Do you have any advice for professional or other organizations as to how they could use Second Life to help foster increased activity amongst their members?

Second Life’s advantage is the wide bandwidth for nuanced social action that it provides. That is, moving about as avatars within the environment broadens the scope for meaningful expression in ways that can form the foundation for powerful applications. From my point of view, the most promising of these are educational and therapeutic — uses that leverage the real human connections possible in an environment that allows people to express themselves so broadly.

Did you find in your research that Second Life is evolving in a unique way compared to other communities?

Certainly, but in a sense any given community changes historically in a unique fashion. We are always tempted to find some common sequence or pattern to how societies change, but overwhelmingly the evidence that anthropology and related fields have found about all communities is that they change historically, in contingent ways. There are some patterns we can observe that hold across some if not all cases, but no universal path. This is a facet of all change (even evolutionary change) that Charles Darwin deeply appreciated, but it is often forgotten in our desire to have universal answers.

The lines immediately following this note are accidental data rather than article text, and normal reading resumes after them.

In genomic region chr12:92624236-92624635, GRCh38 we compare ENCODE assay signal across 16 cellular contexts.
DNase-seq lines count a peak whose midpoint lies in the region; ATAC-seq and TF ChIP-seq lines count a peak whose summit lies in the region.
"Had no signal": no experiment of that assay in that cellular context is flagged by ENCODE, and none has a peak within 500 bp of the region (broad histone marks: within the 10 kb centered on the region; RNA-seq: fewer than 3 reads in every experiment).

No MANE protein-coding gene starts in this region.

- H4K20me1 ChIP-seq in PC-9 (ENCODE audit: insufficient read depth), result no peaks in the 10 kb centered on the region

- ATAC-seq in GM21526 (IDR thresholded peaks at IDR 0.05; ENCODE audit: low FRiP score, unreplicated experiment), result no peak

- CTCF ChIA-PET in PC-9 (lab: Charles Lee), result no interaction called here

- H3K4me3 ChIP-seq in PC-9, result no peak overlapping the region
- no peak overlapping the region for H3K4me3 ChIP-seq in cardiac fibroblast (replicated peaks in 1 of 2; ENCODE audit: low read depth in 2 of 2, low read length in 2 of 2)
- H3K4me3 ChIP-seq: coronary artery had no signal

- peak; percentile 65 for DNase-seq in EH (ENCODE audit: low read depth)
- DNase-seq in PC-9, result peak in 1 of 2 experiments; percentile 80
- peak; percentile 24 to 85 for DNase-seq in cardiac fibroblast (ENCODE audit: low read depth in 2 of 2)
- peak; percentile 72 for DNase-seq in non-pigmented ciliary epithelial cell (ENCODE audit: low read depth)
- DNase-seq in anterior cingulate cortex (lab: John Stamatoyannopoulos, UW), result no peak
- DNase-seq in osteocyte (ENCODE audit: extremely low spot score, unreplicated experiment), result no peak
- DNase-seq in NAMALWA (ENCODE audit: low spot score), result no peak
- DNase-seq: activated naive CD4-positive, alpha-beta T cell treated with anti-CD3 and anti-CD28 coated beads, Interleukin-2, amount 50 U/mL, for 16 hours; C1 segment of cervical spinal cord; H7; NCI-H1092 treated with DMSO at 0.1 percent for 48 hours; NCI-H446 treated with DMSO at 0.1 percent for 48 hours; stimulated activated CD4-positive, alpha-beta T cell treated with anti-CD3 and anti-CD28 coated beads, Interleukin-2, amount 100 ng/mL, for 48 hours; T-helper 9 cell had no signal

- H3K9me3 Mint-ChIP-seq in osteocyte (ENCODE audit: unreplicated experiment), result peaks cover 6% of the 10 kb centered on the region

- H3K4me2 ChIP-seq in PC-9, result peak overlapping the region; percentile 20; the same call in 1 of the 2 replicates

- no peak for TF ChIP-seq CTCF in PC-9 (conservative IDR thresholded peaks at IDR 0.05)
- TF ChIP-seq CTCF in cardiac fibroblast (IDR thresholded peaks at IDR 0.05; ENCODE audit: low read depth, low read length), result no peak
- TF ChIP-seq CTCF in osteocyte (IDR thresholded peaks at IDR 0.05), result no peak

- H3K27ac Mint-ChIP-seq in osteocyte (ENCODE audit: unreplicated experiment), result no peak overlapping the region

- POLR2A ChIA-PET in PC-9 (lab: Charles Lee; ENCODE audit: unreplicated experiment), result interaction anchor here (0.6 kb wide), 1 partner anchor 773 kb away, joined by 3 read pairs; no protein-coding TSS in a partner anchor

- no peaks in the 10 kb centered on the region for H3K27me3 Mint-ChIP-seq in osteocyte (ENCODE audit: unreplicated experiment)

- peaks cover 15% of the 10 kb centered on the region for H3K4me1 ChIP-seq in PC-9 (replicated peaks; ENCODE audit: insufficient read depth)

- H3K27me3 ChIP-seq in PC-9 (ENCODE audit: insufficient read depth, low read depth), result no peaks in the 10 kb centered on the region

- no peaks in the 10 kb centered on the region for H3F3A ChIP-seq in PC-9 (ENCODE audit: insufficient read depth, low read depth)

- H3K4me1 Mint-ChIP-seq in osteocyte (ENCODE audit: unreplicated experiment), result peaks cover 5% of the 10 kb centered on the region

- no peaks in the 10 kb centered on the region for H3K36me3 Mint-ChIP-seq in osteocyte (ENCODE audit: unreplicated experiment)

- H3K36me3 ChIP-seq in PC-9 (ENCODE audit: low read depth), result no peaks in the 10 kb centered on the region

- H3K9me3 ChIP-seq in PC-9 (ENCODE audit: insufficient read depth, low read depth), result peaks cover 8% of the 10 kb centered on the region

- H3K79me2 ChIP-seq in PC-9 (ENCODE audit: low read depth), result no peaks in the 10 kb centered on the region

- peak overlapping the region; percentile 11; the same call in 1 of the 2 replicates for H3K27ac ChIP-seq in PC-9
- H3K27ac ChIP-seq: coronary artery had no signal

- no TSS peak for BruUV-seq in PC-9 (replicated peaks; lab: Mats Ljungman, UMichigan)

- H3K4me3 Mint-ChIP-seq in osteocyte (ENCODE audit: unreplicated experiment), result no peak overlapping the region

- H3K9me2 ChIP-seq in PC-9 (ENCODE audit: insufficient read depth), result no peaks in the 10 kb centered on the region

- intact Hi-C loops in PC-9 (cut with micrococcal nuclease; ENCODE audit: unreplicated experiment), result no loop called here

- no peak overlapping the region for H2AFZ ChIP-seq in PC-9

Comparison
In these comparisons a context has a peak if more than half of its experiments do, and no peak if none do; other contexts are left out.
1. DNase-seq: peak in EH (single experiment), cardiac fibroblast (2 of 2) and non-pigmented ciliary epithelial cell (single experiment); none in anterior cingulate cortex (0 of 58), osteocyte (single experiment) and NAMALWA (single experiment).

Do you care to make a prediction on the future of online communities? Will Second Life shape any primarily online social world going forward, or are other systems innovating in other more interesting ways?

I think Second Life already has. Metaplace, the new virtual world by famous game designer Raph Koster, owes an enormous amount to Second Life in its conception of what users want (ideas that more deeply connect with longstanding assumptions about people, authority, and technology in postwar-U.S., especially the Bay Area).

Do you spend much time actively participating in communities online or are you always wearing a researching hat? If so, in which communities do you spend your leisure time?

I spend a great deal of time in virtual worlds, and almost all of it is in World of Warcraft, where I lead a guild of academics and their friends and family.